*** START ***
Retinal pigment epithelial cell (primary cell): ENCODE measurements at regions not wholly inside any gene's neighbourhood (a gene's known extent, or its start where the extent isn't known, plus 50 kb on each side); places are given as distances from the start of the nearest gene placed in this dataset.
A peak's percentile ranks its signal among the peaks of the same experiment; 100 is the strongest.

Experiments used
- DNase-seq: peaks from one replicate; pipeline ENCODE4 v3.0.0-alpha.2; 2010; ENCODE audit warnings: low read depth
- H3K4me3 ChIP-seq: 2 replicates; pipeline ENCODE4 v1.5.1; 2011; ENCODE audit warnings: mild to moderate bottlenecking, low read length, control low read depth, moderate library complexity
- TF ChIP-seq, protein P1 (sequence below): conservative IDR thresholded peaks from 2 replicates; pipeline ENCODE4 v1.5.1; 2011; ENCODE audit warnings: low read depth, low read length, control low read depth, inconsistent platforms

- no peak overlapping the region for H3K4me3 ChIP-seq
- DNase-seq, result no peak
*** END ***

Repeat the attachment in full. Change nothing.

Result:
Retinal pigment epithelial cell (primary cell): ENCODE measurements at regions not wholly inside any gene's neighbourhood (a gene's known extent, or its start where the extent isn't known, plus 50 kb on each side); places are given as distances from the start of the nearest gene placed in this dataset.
A peak's percentile ranks its signal among the peaks of the same experiment; 100 is the strongest.

Experiments used
- DNase-seq: peaks from one replicate; pipeline ENCODE4 v3.0.0-alpha.2; 2010; ENCODE audit warnings: low read depth
- H3K4me3 ChIP-seq: 2 replicates; pipeline ENCODE4 v1.5.1; 2011; ENCODE audit warnings: mild to moderate bottlenecking, low read length, control low read depth, moderate library complexity
- TF ChIP-seq, protein P1 (sequence below): conservative IDR thresholded peaks from 2 replicates; pipeline ENCODE4 v1.5.1; 2011; ENCODE audit warnings: low read depth, low read length, control low read depth, inconsistent platforms

- no peak overlapping the region for H3K4me3 ChIP-seq
- DNase-seq, result no peak